Showing posts with label Pub Sub. Show all posts
Showing posts with label Pub Sub. Show all posts

Does Your Manuscript Pass the Quality Control Test?


Image Copyright © 2013 Joan Y. Edwards


“Does Your Manuscript Pass the Quality Control Test?" by Joan Y. Edwards

Is your manuscript a quality manuscript? Is it the/best you can do at this time? Does your manuscript pass the quality control test below?

If your answer to all of these questions is “YES,” you have a quality manuscript. It is the best you can do at this time. Your manuscript is a quality product ready for submission. 

1. Does your writing show your distinctive voice?

Two articles that explain voice are: 


2. Did you choose the best person to narrate your story - First, Second, or Third Person.

Here are two articles to help you decide.
Deanna Mascle. "Should You Write in First or Third Person?"
Ginny Wiehardt. "How to Start Writing in Third Person."

3. Does it have an Unforgettable Character with a flaw and a goal he is willing to jump off a cliff to achieve?

1.       Tell what he wants to do, what he wants to happen. Which characters keep the main character from achieving his goal? Which characters help him? Write so that the reader feels the emotions that your characters feel. Let the readers know the contradictions that go through the character’s mind. Tell the experiences that cause your character great stress, worry, anxiety, anguish, and/or sadness? What gives your main character great happiness? Make your character have to change in order to reach his goal. 
Think about the theme(s) of your story. This will help you determine the flaws of your protagonist. If you know what the character learns from his experiences, your fatal flaw is its opposite. In Liar Liar, the protagonist learns how to tell the truth. Lying was his fatal flaw. When the protagonist learns to be dependable, his fatal flaw was irresponsibility. If a protagonist finally gets up enough nerve to stand up for himself, he gains courage. Fear or cowardice was his fatal flaw.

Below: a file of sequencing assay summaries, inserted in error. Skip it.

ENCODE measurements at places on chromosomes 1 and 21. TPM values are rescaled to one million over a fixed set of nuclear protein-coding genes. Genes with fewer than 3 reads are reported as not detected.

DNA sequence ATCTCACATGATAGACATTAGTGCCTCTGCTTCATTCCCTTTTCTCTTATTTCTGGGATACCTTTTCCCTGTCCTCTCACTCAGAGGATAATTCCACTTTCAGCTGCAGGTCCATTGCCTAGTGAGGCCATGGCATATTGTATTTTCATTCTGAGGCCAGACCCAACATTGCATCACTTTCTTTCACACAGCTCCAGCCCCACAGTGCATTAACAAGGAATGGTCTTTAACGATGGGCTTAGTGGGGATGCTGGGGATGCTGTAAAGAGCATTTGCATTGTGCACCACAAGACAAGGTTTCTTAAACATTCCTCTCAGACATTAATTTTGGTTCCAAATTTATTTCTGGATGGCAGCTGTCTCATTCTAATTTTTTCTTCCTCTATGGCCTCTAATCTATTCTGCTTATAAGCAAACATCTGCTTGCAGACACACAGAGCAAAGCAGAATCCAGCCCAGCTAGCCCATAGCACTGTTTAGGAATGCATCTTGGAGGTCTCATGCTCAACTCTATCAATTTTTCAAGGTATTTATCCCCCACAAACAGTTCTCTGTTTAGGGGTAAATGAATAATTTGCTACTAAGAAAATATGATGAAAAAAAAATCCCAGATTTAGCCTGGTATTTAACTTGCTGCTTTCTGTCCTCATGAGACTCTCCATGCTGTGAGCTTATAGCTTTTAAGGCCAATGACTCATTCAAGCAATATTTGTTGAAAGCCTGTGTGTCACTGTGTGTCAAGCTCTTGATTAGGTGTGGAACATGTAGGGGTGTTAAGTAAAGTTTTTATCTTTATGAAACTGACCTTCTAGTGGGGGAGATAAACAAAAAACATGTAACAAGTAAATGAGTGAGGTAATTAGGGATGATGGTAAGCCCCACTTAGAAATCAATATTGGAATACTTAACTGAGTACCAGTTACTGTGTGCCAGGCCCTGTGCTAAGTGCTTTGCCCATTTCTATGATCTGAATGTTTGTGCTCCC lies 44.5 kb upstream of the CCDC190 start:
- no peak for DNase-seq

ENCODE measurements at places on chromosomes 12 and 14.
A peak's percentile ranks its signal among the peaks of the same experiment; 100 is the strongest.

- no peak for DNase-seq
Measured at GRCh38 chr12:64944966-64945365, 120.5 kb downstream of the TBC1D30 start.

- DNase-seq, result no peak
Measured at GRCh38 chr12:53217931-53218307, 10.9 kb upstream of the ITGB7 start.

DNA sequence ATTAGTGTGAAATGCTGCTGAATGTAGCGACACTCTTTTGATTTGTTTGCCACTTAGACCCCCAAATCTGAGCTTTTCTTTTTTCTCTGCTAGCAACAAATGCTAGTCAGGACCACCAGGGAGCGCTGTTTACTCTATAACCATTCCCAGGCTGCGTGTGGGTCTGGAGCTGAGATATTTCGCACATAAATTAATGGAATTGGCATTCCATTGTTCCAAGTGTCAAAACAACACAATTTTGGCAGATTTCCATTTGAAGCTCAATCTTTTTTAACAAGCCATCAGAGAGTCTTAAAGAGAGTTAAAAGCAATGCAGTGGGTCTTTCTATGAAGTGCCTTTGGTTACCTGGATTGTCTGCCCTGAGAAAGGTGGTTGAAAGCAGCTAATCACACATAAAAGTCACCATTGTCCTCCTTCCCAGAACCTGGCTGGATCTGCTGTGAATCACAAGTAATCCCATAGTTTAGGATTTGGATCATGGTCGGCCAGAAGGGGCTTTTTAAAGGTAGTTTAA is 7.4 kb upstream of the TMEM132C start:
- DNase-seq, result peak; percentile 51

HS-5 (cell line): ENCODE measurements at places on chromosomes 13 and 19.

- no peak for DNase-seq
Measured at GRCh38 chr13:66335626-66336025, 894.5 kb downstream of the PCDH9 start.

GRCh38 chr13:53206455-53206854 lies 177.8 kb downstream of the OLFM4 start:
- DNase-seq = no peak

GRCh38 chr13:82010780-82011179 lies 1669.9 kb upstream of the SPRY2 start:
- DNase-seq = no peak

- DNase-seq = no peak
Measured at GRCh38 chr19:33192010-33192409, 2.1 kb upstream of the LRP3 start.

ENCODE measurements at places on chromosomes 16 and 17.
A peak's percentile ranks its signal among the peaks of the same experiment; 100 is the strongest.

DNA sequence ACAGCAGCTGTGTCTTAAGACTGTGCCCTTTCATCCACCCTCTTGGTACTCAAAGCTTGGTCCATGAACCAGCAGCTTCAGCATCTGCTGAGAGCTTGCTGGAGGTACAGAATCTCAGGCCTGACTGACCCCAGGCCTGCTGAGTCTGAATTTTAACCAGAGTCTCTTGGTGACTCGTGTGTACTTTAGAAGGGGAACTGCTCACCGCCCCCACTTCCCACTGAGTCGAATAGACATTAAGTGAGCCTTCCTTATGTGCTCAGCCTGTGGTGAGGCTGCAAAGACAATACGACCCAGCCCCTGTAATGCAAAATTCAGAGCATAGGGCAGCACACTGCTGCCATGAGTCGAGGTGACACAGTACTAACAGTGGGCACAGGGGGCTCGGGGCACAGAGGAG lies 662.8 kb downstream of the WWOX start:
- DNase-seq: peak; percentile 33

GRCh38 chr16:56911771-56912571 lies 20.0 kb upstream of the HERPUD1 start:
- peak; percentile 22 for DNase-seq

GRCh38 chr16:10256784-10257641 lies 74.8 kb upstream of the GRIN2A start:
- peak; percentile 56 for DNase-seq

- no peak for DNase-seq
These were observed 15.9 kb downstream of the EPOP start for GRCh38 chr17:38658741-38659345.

4. Does it have a complete, compelling plot?  

1.       Does your manuscript have a beginning, middle, and a satisfying ending with each page filled with tension of inner and outer struggles of the protagonist so that reader anticipates the good and bad consequences of this character's choices. 
Ordinary Day
Inciting incident with new goal to solve a really big problem
First failure
Second failure
Third failure
Fight
Win/Lose
What's it like on the new ordinary day

5. Does it take place in an appropriate setting? 

Choose a setting that heightens the suspense of the plot and the problems of the main character. Where does this character have these problems? Why here? Why not somewhere else? Put your character with people, circumstances, and settings that make his flaw more noticeable in the beginning and his strengths more evident at the end. Enhance your manuscript by making the setting an integral and indispensable part of the story. 

6. If your manuscript is not in quality condition yet, revise it. 

Look at it with a skillful eye. Change what you know needs revision. Then send it out for another look by your critique group, writing partner, and/or 3 beta readers. Give them three main things on which to focus.

    Does it have proper formatting and few pet words? Does it have correct spelling, grammar, punctuation, and sentence structure?